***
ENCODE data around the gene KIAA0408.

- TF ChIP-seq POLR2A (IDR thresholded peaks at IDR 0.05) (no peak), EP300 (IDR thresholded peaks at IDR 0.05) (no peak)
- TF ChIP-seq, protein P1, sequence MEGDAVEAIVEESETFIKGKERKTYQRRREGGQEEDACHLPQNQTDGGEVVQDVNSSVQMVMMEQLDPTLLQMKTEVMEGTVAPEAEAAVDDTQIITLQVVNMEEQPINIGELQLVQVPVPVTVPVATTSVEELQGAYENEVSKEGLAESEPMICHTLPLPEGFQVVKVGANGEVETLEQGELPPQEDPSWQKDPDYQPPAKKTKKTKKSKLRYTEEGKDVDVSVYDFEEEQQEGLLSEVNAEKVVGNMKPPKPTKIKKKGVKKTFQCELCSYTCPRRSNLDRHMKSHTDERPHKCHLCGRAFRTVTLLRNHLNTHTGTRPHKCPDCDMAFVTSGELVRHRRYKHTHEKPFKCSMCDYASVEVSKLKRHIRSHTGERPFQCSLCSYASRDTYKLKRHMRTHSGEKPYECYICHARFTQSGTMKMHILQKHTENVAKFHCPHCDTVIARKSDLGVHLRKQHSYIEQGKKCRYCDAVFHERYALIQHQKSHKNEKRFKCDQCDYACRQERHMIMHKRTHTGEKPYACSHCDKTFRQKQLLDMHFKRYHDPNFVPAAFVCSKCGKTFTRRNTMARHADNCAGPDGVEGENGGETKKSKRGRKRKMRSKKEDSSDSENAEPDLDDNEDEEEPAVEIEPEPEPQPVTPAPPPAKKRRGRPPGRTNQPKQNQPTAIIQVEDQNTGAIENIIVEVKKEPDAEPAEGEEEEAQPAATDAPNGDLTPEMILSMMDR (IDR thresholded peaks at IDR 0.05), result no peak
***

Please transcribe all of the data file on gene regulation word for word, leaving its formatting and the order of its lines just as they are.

ENCODE data around the gene KIAA0408.

- TF ChIP-seq POLR2A (IDR thresholded peaks at IDR 0.05) (no peak), EP300 (IDR thresholded peaks at IDR 0.05) (no peak)
- TF ChIP-seq, protein P1, sequence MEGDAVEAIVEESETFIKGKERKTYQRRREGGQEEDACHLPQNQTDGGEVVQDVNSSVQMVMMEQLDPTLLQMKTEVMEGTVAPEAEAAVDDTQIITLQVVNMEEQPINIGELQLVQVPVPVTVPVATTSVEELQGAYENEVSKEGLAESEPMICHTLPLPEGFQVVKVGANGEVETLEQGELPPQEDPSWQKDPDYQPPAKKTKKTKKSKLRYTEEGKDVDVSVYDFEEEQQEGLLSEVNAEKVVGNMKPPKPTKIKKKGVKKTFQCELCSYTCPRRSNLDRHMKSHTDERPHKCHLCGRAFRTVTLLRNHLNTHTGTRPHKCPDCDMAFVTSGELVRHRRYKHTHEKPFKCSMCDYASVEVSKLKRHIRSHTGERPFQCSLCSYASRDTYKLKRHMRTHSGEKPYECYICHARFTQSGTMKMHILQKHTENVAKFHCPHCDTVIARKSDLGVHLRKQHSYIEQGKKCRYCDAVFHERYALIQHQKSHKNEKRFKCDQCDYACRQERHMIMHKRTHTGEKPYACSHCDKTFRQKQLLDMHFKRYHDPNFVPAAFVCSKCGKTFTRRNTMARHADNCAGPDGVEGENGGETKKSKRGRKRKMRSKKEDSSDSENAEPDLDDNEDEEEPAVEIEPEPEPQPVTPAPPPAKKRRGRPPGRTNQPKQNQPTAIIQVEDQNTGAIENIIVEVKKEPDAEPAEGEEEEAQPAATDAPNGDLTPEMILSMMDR (IDR thresholded peaks at IDR 0.05), result no peak